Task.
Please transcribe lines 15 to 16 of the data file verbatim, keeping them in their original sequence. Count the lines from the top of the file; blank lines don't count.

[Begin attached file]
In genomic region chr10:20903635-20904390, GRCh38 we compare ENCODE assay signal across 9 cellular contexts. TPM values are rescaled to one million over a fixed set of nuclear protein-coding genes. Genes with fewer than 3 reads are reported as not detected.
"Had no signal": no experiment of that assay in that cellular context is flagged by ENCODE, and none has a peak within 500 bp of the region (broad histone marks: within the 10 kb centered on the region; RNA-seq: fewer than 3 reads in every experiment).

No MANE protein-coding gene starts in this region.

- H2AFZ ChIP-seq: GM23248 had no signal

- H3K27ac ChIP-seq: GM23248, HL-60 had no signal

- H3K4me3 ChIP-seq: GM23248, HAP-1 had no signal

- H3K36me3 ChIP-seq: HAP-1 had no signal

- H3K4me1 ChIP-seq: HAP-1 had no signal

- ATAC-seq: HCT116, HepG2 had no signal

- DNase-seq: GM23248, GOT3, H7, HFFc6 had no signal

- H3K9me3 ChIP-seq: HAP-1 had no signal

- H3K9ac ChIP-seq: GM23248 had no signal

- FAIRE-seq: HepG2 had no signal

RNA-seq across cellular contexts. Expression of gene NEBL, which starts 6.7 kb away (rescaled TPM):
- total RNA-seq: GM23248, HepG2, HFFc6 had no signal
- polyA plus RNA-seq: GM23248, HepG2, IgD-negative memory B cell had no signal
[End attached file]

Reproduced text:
- total RNA-seq: GM23248, HepG2, HFFc6 had no signal
- polyA plus RNA-seq: GM23248, HepG2, IgD-negative memory B cell had no signal